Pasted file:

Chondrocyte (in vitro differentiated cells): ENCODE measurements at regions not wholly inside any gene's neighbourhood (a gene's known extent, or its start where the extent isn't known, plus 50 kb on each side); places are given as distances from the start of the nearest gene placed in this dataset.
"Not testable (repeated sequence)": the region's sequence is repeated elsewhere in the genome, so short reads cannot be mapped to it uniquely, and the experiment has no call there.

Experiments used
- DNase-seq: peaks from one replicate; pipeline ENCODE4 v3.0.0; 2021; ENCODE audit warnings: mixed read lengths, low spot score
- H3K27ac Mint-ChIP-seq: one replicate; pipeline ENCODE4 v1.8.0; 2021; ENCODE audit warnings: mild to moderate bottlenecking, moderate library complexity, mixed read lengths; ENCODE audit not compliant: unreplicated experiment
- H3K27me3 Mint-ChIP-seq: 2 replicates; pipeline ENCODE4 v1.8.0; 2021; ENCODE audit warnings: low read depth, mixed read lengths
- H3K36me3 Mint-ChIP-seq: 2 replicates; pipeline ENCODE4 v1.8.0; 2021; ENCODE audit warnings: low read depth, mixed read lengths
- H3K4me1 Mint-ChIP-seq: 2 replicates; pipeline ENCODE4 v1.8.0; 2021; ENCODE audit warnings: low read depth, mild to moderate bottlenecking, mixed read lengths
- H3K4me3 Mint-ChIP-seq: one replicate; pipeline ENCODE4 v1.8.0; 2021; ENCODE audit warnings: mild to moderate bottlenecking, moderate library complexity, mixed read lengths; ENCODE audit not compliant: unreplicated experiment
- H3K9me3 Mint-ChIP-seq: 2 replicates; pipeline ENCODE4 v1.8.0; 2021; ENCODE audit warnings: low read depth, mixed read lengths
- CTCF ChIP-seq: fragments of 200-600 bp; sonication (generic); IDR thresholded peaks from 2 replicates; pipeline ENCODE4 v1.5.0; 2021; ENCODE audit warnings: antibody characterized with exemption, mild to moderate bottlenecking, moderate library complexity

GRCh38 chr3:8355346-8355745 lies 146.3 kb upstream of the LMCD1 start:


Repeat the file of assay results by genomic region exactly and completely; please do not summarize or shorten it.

Chondrocyte (in vitro differentiated cells): ENCODE measurements at regions not wholly inside any gene's neighbourhood (a gene's known extent, or its start where the extent isn't known, plus 50 kb on each side); places are given as distances from the start of the nearest gene placed in this dataset.
"Not testable (repeated sequence)": the region's sequence is repeated elsewhere in the genome, so short reads cannot be mapped to it uniquely, and the experiment has no call there.

Experiments used
- DNase-seq: peaks from one replicate; pipeline ENCODE4 v3.0.0; 2021; ENCODE audit warnings: mixed read lengths, low spot score
- H3K27ac Mint-ChIP-seq: one replicate; pipeline ENCODE4 v1.8.0; 2021; ENCODE audit warnings: mild to moderate bottlenecking, moderate library complexity, mixed read lengths; ENCODE audit not compliant: unreplicated experiment
- H3K27me3 Mint-ChIP-seq: 2 replicates; pipeline ENCODE4 v1.8.0; 2021; ENCODE audit warnings: low read depth, mixed read lengths
- H3K36me3 Mint-ChIP-seq: 2 replicates; pipeline ENCODE4 v1.8.0; 2021; ENCODE audit warnings: low read depth, mixed read lengths
- H3K4me1 Mint-ChIP-seq: 2 replicates; pipeline ENCODE4 v1.8.0; 2021; ENCODE audit warnings: low read depth, mild to moderate bottlenecking, mixed read lengths
- H3K4me3 Mint-ChIP-seq: one replicate; pipeline ENCODE4 v1.8.0; 2021; ENCODE audit warnings: mild to moderate bottlenecking, moderate library complexity, mixed read lengths; ENCODE audit not compliant: unreplicated experiment
- H3K9me3 Mint-ChIP-seq: 2 replicates; pipeline ENCODE4 v1.8.0; 2021; ENCODE audit warnings: low read depth, mixed read lengths
- CTCF ChIP-seq: fragments of 200-600 bp; sonication (generic); IDR thresholded peaks from 2 replicates; pipeline ENCODE4 v1.5.0; 2021; ENCODE audit warnings: antibody characterized with exemption, mild to moderate bottlenecking, moderate library complexity

GRCh38 chr3:8355346-8355745 lies 146.3 kb upstream of the LMCD1 start: